They note that future work is needed to further assess the time since exposure and the associated level of risk for CDI. ■

Illustration of a saline solution and a lactated ringers solution bags.

Lactated ringers may improve outcomes for patients with acute pancreatitis

Previous trials have found that use of lactated ringers (LR) may result in decreased risk of acute pancreatitis compared with normal saline, but the small size of these studies limits their strength. Researchers at The Ohio State University, along with colleagues from health systems around the world, conducted a multicenter prospective study to investigate these preliminary results.

Close to 1,000 patients directly admitted to 22 international sites with a diagnosis of acute pancreatitis between 2015 and 2018 were prospectively enrolled in the study. Demographics, fluid administration, and disease severity data were collected and mixed-effects logistic regression analysis was performed to determine their relationship with the type of fluid administered during the first 24 hours.

Results of the study, published ahead of print in the American Journal of Gastroenterology in July 2023, showed that use of LR during the first 24 hours was associated with reduced odds of moderately severe/severe acute pancreatitis compared with normal saline after adjusting for region of enrollment, etiology, BMI, and fluid volume and accounting for the variation across centers. Similar results were observed in sensitivity analyses eliminating the effects of admission organ failure, etiology, and excessive total fluid volume. The authors note that a large-scale randomized clinical trial is needed to confirm these findings. ■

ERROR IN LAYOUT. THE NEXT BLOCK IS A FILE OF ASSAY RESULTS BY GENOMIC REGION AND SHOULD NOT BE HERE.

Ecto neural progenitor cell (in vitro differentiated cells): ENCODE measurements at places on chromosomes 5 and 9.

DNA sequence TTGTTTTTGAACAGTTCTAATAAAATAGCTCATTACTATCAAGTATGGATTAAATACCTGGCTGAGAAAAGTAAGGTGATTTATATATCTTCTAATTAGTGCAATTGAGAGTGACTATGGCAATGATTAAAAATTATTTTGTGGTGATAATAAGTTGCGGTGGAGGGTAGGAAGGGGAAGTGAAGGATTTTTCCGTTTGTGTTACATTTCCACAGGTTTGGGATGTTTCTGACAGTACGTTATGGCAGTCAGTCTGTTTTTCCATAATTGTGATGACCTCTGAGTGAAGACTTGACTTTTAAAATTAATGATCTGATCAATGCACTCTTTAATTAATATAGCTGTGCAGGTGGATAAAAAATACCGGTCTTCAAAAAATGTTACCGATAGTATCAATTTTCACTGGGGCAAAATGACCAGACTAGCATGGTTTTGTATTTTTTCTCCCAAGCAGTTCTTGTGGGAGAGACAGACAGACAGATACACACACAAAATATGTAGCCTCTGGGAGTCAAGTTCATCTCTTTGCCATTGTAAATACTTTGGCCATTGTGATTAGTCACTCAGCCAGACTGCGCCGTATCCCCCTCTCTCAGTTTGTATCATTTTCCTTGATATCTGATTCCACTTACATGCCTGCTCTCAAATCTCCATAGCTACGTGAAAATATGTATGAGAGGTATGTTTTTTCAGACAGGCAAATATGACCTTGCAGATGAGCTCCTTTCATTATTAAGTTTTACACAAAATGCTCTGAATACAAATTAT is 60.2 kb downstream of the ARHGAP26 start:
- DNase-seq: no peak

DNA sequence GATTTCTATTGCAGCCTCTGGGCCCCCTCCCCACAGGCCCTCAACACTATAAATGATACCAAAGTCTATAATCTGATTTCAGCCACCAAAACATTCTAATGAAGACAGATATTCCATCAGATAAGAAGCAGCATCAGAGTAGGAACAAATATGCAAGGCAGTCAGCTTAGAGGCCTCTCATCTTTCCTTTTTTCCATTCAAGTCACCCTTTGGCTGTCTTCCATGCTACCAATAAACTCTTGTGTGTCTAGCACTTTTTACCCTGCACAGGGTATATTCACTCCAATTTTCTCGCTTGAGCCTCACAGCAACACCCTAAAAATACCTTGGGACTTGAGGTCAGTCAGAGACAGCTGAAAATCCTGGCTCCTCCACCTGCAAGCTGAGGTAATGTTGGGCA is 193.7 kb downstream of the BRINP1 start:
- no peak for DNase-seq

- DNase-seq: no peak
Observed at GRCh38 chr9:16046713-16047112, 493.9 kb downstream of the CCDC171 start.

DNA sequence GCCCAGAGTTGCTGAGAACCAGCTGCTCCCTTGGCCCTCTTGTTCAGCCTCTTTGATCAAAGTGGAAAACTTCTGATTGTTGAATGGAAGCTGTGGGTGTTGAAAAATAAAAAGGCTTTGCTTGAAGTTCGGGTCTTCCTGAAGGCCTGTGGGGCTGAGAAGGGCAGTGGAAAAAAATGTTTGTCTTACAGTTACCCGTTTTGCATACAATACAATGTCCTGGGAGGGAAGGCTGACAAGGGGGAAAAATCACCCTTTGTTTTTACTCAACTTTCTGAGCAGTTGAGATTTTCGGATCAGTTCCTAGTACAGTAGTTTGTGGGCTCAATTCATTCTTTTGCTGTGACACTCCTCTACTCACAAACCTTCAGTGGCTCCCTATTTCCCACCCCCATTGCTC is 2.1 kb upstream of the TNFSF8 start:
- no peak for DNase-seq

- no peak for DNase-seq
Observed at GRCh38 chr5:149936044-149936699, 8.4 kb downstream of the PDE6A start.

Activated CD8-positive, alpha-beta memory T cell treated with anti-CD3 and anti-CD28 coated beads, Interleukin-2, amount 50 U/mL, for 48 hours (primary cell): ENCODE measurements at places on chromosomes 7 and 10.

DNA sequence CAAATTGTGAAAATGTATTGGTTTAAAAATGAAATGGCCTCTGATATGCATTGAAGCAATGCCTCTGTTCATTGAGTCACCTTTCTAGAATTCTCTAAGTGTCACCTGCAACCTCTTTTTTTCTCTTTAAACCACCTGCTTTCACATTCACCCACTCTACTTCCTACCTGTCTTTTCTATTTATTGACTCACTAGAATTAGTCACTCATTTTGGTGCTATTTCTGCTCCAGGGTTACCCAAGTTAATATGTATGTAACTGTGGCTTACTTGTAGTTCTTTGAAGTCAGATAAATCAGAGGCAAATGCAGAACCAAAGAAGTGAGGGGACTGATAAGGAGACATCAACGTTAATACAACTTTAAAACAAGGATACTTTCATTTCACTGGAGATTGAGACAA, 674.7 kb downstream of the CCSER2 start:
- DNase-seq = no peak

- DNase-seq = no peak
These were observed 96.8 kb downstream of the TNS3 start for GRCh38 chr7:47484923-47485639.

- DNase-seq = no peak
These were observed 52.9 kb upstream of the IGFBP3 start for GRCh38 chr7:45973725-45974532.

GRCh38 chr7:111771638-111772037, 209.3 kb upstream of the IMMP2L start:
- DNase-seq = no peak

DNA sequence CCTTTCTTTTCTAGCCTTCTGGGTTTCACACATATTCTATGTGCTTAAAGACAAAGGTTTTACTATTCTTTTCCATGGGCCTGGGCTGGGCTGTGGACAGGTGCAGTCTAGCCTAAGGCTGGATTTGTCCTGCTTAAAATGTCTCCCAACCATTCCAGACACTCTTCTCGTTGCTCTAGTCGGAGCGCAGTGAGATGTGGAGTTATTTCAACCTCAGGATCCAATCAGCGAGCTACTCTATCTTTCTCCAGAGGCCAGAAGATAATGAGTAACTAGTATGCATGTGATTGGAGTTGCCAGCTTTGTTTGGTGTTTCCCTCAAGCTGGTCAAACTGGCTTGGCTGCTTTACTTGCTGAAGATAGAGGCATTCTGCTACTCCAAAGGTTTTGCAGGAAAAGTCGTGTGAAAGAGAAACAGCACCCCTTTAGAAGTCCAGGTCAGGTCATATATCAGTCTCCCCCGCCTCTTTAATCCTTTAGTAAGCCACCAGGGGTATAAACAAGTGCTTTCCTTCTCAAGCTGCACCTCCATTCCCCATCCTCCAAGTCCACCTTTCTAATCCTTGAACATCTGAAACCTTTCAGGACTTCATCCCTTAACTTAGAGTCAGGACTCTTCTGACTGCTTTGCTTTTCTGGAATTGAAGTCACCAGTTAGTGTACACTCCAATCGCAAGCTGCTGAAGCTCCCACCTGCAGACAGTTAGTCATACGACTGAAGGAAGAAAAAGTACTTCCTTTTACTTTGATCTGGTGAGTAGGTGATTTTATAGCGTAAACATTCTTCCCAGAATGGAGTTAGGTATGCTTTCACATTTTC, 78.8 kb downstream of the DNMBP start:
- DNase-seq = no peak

Image of a ceftobiprole molecular model.

Ceftobiprole shows potential for treatment of complicated S. aureus bacteremia

Antibiotic treatment options are limited for patients with methicillin-resistant Staphylococcus aureus (MRSA) bacteremia, a serious and frequently lethal infection. Few randomized trials have been conducted to inform treatment of S. aureus bacteremia, including one trial that supported approval of daptomycin for treatment of this indication. A new study published on October 12, 2023, in NEJM, compared the use of ceftobiprole, a cephalosporin that has been shown to have efficacy for patients with pneumonia and acute bacterial skin infections, with daptomycin in patients who had complicated S. aureus bacteremia.

In the Phase 3, double-blind, double-dummy, noninferiority trial, adults with complicated S. aureus bacteremia were randomly assigned to receive 500 mg ceftobiprole intravenously every 6 hours for 8 days and every 8 hours thereafter, or 6 to 10 mg/kg body weight daptomycin intravenously every 24 hours plus optional aztreonam (at the discretion of the trial-site investigators). The primary outcome was overall treatment success 70 days after randomization, defined as survival, bacteremia clearance, symptom improvement, no new S. aureus bacteremia–related complications, and no receipt of other potentially effective antibiotics, with a noninferiority margin of 15%.

Results of the trial showed that ceftobiprole was noninferior to daptomycin in overall treatment success in patients with S. aureus bacteremia. In the ceftobiprole group, 69.8% of patients had overall treatment success compared with 68.7% of patients in the daptomycin group. Findings also appeared to be consistent between the two groups with regard to secondary outcomes, including mortality and occurrence of microbiologic eradication. Adverse events were reported in 63.4% of patients who received ceftobiprole and 59.1% of patients who received daptomycin. Gastrointestinal adverse events (primarily mild nausea) were more frequent with ceftobiprole. ■